June 2018 U.S. Airline Traffic Data

New Delhi, September 30, 2018: U.S. airlines carried a new high of 74.8 million system wide (domestic and international) scheduled service passengers, seasonally-adjusted, in June 2018, up 1.0 percent from May, for the fifth consecutive monthly increase.

Figure 1. Seasonally-Adjusted System wide Passenger Enplanements on All U.S. Scheduled Airlines (Domestic & International), June 2015 – June 2018 Enplanements in millions (Seasonally Adjusted)

One Month: May to June 2018 domestic enplanements rose 1.0 percent while enplanements on U.S. airlines’ international flights to and from the U.S. rose 0.8 percent for a 1.0 percent systemwide increase.

One Year: June 2017 to June 2018 domestic enplanements rose 6.2 percent while international enplanements rose 3.0 percent for a 5.8 systemwide percent increase.

Three Years: June 2015 to June 2018 domestic enplanements rose 13.6 percent while international enplanements rose 10.6 percent for a 13.2 percent systemwide increase.

Unadjusted: Systemwide and domestic and international enplanements all reached highs for the month of June.

Additional Bureau of Transportation Statistics (BTS) air traffic data:

Seasonally-adjusted

New seasonally-adjusted all-time highs in June 2018

Passenger enplanements: Systemwide, international, and domestic passenger enplanements reached new seasonally-adjusted all-time highs.

Revenue passenger-miles: Systemwide, international, and domestic revenue passenger miles (RPMs) reached new seasonally-adjusted all-time highs.

Available seat-miles: Systemwide and domestic available seat-miles (ASMs) reached new seasonally-adjusted all-time highs according to travelindustrywire.com.

Load Factor

Systemwide load factor (84.7 percent) was down 0.1 points from the all-time seasonally-adjusted high (84.8 percent) reached in October 2015. Domestic and international load factors both declined.

Load factor is a measure of the use of aircraft capacity that compares the system use, measured in RPMs as a proportion of system capacity, measured ASMs.

The seasonally-adjusted load factor rose from May (84.1) to June (84.7) because passenger travel grew faster (0.7 percent increase in RPMs) than system capacity (virtually no change in ASMs).

Seasonally-adjusted trends are for the time period January 2000 to present.

Unadjusted Trends

Figure 2. Unadjusted Systemwide Passenger Enplanements on All U.S. Scheduled Airlines (Domestic & International), June 2015 – June 2018 Enplanements in millions (Unadjusted)

New June unadjusted all-time highs

Passenger enplanements: Systemwide, international, and domestic passenger enplanements reached new highs for the month of June.

One month: May to June 2018: domestic enplanements rose 3.2 percent and enplanements on U.S. airlines’ international flights to and from the U.S. rose 12.2 percent for a 4.3 percent systemwide increase.

One year: June 2017 to June 2018, domestic enplanements rose 5.0 percent while international enplanements rose 3.3 percent for a 4.8 percent systemwide increase.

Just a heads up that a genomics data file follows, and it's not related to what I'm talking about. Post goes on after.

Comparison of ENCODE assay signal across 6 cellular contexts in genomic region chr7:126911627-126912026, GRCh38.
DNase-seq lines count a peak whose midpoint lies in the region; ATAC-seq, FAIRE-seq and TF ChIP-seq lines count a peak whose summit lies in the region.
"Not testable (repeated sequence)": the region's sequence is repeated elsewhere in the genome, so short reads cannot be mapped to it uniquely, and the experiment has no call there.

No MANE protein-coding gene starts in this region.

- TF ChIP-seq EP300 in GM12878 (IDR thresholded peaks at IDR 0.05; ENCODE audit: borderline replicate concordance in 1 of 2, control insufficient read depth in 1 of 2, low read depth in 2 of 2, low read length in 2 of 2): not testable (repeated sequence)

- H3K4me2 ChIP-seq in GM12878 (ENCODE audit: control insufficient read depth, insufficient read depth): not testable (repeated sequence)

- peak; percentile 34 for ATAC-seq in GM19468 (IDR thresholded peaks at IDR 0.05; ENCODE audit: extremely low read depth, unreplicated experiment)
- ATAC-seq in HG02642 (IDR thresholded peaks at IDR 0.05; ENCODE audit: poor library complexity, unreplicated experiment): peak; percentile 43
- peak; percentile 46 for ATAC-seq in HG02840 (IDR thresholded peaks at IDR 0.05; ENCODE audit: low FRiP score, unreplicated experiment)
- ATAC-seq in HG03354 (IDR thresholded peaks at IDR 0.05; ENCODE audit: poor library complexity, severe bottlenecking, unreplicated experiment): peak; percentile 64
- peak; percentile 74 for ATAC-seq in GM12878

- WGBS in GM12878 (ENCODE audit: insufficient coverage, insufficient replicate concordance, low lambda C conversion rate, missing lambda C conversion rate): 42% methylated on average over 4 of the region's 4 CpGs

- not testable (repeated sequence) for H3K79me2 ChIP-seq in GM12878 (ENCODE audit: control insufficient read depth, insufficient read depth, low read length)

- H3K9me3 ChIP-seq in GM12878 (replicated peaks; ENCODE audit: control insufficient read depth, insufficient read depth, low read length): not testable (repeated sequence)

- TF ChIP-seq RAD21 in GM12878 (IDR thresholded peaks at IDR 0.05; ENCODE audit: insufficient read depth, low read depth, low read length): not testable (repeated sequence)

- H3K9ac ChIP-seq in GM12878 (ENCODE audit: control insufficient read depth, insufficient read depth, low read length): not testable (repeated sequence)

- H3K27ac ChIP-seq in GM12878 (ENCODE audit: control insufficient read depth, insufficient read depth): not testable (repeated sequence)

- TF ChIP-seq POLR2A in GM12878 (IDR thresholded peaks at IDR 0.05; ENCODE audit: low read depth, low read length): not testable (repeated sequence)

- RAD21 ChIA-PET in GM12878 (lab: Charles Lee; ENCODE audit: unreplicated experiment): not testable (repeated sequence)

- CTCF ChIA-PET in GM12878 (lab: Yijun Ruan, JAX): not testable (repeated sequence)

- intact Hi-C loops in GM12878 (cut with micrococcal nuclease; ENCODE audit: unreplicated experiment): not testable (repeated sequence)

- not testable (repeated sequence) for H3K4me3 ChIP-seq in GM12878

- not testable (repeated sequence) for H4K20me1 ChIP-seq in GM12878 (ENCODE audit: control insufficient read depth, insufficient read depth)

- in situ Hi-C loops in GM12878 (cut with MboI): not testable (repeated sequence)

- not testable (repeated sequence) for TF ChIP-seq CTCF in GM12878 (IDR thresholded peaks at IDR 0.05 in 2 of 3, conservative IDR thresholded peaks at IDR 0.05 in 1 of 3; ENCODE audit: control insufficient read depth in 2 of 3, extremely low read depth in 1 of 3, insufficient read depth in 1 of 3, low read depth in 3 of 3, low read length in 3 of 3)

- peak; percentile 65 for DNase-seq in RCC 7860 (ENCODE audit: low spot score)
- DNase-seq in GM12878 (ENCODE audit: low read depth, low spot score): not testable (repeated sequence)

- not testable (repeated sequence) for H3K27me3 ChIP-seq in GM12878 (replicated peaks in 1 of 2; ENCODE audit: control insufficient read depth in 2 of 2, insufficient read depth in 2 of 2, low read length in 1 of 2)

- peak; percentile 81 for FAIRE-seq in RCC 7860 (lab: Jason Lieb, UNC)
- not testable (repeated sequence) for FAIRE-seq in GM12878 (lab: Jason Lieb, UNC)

Three years: June 2015 to June 2018, domestic enplanements rose 13.4 percent while international enplanements rose 12.2 percent for and 13.2 percent systemwide increase.

Revenue passenger-miles: Systemwide, domestic and international revenue passenger miles (RPMs) reached new highs for the month of June.

Available seat-miles: Systemwide, domestic and international available seat-miles (ASMs) reached new highs for the month of June.

Load Factor:

Systemwide load factor (87.5) reached an all-time June high, up 0.6 points from the previous high (87.0) reached in 2013 based on unrounded numbers. Domestic load factor (87.7) reached an all-time June high, up 0.2 points from the previous high (87.6) reached in 2016 (Table 23). International load factor (86.8) was down 0.1 points from the all-time June high (86.9) reached in 2013.

The load factor rose from June 2017 (86.5 percent) to June 2018 (87.5 percent) because passenger travel grew faster (5.2 percent increase in RPMs) than system capacity (4.0 percent increase in ASMs).

Explanation of seasonal adjustment

When the primary purpose is to examine monthly shifts in transportation services output and analyze short-term trends, the variation introduced by normal seasonal changes must be removed from the data. Transportation is highly seasonal, and without adjustment, the data do not give an accurate picture of underlying changes in aviation, passenger travel.

Seasonal adjustment of the data removes the seasonal events that follow a regular seasonal pattern. Changes that are not due to seasonality, such as a change in air travel resulting from economic conditions become more readily apparent.

The aviation data are seasonally adjusted for the effects of trading day, moving holidays, and data outliers.

Reporting Notes

Data are compiled from monthly reports filed with BTS by commercial U.S. air carriers detailing operations, passenger traffic and freight traffic. This release includes data received by BTS from 75 U.S. carriers as of Sept. 4 for U.S. carrier scheduled civilian operations.

For additional scheduled service numbers for U.S. and foreign airlines, by airline and by airport, see Passengers, Flights, Revenue Passenger-Miles, Available Seat-Miles and Load Factor.

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